So right now I’m both happy/upset with Apple. Both feelings make me ponder something about cutting your losses.
I’m upset because they pushed back the shipping date on my new MacBook. Now I probably won’t get it until the 5th at the earliest and the 15th at the latest. I’m betting on the 15th. That will have given Thomas almost a full 3 weeks of “neener-neener” time with his new MacBook Pro.
I’m happy with Apple because when I pointed out that we paid extra for faster shipping so I’d get my computer sooner, they knocked off $50. They’re smart enough to figure out that they’d rather absorb $50 (like they can’t afford it) than lose an order altogether.
Doesn’t this seem like a smart business practice? Lose a few bucks but maintain the customer’s happiness and future ordering?
I think it’s very interesting that Apple, a company that really can afford to lose one little order of one MacBook, realizes that a $50 loss is better than a $1500 loss (and the loss of a repeat customer). Recently, the owner of a local veterinary clinic wasn’t willing to cut his losses – and why? He lost a client – a whole client, and now probably everyone that client talks to – over the exact same figure: $50. Granted, this company doesn’t bring in billions of dollars of revenue a year. But let’s see what would have happened if this local businessman had cut his losses:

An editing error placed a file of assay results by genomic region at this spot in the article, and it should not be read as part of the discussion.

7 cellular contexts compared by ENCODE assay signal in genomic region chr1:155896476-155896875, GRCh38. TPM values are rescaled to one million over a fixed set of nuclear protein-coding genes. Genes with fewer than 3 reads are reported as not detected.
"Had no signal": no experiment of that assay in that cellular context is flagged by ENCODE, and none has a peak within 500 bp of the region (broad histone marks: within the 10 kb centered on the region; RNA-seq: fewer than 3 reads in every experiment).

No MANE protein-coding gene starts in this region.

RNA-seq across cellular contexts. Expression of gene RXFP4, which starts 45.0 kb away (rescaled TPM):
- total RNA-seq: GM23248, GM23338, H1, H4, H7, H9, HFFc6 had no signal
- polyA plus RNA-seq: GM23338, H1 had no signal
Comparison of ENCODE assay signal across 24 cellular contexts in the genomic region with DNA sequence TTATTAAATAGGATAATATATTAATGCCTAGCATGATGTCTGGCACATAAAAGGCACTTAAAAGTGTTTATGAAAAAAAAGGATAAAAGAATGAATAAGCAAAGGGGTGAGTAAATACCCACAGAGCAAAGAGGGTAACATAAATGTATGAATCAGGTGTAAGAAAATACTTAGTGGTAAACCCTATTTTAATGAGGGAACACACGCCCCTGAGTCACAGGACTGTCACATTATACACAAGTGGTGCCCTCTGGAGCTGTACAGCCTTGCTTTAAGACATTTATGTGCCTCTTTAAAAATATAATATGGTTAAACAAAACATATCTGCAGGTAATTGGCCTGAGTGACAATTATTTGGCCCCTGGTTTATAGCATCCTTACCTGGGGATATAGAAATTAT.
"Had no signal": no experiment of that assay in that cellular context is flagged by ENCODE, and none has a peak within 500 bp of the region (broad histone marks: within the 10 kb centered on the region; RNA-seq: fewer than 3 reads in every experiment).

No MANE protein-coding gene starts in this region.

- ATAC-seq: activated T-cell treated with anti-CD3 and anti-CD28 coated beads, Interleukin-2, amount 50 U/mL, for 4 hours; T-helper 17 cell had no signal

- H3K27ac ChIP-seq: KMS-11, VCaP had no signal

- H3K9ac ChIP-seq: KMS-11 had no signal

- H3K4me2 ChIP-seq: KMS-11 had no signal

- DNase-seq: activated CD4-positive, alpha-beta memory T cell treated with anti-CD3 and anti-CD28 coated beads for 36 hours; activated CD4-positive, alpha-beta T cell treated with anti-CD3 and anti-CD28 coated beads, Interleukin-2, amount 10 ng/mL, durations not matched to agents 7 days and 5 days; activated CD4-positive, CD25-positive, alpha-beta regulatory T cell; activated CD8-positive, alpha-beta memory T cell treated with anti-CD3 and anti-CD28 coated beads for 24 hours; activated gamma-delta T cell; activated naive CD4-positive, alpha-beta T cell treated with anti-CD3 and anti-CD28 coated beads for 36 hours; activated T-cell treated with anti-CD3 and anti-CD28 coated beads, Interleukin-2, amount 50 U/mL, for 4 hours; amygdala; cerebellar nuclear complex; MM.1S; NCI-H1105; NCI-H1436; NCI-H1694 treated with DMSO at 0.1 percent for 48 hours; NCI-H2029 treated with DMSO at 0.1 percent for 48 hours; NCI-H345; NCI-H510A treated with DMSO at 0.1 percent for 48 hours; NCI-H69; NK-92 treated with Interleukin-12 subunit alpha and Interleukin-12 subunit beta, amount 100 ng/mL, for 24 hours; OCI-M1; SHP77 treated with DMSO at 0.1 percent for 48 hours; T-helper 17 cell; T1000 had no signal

This client had been bringing his dog to this clinic since it was a puppy. The dog is now 5 years old. The first year of care for a puppy that starts at 6 weeks of age is about $200, including vaccines and neutering. For every year after that, yearly vaccines are about $100 a year, this figure including flea/heartworm prevention. So far, the client had invested at least $600 in his dog at this company. The dog is a small one, so it will probably live at least another 6 years. That’s another $600, at least. So for the life of this animal, the clinic would have brought in at least $1200. And this is ONE pet. What about the next one? What about when they get another dog before this one goes? What about a cat? What about their daughters’ animals, and her brother-in law’s? Over the years the figures compound.
But now they won’t, not for this clinic anyway. That’s at the VERY least $600 that this clinic will not get. It’s at the VERY least $600 that will go to its competitor. All for a measley dispute over $50.
Small business owners can learn a lot from multi-billion dollar corporations like Apple. The question is, when the figures are smaller and it’s time to buy another car/house/horse, will they pay attention?